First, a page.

ERIC Number: ED310509
Record Type: RIE
Publication Date: 1986-Feb
Reference Count: N/A
Development and Implementation of a Collective Gaining Model in Teacher Negotiations.
The traditional approach to collective bargaining as a win/loss situation in the educational field adversely affects staff members' confidence, security, and morale. Typically, those involved in this form of negotiation see only two ways to negotiate: soft and hard. Neither approach proves satisfactory because the soft negotiator often ends up feeling exploited and bitter, while the hard liner, whose goal is total victory over fellow participants, can irreparably harm his or her relationship with the other side. Outlined in this document is a collective gaining model of negotiation, that does not eliminate bargaining conflict but rather makes the conflict more productive. Collective gaining is based on the assumptions that (1) a rational, open discussion using reasonable persuasion is the prefered means of managing conflict; (2) all involved share the common interest of improving education; (3) each member has a valuable contribution to make; (4) cooperation raises morale and productivity; (5) the chief weapons are truth, wisdom, and understanding; and (6) a creative solution will not compromise either side's principles. Collective gaining is a more difficult and intellectually demanding process than traditional bargaining, but it fosters fair participation and allows protection of negotiators from exploitation. The bulk of the document consists of illustrations which highlight many facets of the collective gaining model. A part of the FLEA negotiations council survey conducted in 1983-85, and general guidelines for negotiations developed by the Independent School District, Number 831, in Minnesota are attached. (KM)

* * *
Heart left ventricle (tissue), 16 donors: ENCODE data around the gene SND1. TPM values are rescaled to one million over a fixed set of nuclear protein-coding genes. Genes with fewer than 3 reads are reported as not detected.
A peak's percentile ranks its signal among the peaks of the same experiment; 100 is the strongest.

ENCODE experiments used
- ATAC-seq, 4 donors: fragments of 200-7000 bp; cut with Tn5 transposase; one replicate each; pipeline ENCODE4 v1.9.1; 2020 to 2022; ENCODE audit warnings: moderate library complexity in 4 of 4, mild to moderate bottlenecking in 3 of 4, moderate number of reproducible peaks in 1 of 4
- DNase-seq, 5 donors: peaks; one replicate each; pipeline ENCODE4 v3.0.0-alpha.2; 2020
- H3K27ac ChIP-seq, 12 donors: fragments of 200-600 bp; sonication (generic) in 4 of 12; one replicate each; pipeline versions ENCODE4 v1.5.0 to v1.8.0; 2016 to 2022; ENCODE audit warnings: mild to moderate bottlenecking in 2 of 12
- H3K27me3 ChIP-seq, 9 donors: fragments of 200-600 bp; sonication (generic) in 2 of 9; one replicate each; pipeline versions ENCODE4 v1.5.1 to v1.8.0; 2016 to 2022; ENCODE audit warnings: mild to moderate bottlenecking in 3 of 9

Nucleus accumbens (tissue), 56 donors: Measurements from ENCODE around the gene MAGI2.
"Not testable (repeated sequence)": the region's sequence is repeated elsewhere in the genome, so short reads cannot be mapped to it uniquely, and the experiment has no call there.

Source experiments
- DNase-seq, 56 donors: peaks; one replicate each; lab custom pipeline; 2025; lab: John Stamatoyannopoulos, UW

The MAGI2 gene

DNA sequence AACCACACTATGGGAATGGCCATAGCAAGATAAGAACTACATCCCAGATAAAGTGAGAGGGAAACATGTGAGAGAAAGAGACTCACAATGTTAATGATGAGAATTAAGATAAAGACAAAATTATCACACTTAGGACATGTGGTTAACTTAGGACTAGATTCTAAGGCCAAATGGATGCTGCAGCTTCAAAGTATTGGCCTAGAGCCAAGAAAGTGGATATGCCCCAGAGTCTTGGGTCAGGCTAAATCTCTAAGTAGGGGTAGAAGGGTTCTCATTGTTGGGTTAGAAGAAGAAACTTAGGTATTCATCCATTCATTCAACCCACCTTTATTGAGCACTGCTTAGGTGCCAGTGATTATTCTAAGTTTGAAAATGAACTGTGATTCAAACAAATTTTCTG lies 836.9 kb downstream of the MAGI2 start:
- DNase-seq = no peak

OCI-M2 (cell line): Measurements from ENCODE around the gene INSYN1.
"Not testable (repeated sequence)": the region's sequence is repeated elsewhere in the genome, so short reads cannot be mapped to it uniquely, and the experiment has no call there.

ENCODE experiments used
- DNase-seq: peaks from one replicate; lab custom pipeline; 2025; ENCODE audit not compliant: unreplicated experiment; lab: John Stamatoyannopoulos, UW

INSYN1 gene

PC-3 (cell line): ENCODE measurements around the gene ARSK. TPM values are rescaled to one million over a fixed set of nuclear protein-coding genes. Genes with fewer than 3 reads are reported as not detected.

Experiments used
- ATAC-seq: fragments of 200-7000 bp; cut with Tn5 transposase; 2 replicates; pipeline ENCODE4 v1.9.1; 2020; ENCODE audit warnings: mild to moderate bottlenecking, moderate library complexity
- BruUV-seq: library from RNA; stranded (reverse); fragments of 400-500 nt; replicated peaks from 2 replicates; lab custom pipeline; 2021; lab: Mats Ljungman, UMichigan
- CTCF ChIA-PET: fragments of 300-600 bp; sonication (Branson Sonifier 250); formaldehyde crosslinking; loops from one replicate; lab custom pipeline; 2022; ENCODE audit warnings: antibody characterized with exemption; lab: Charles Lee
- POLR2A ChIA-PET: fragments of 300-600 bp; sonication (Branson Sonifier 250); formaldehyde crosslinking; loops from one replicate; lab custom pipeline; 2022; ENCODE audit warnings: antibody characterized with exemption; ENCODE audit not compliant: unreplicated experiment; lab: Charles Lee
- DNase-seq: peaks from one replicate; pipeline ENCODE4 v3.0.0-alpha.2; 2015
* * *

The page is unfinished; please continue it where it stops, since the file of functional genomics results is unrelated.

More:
Publication Type: Speeches/Meeting Papers; Tests/Questionnaires; Guides - Non-Classroom
Education Level: N/A
Authoring Institution: N/A
Note: Paper presented at the Annual Meeting of the American Association of School Administrators (San Francisco, CA, February 21-24, 1986).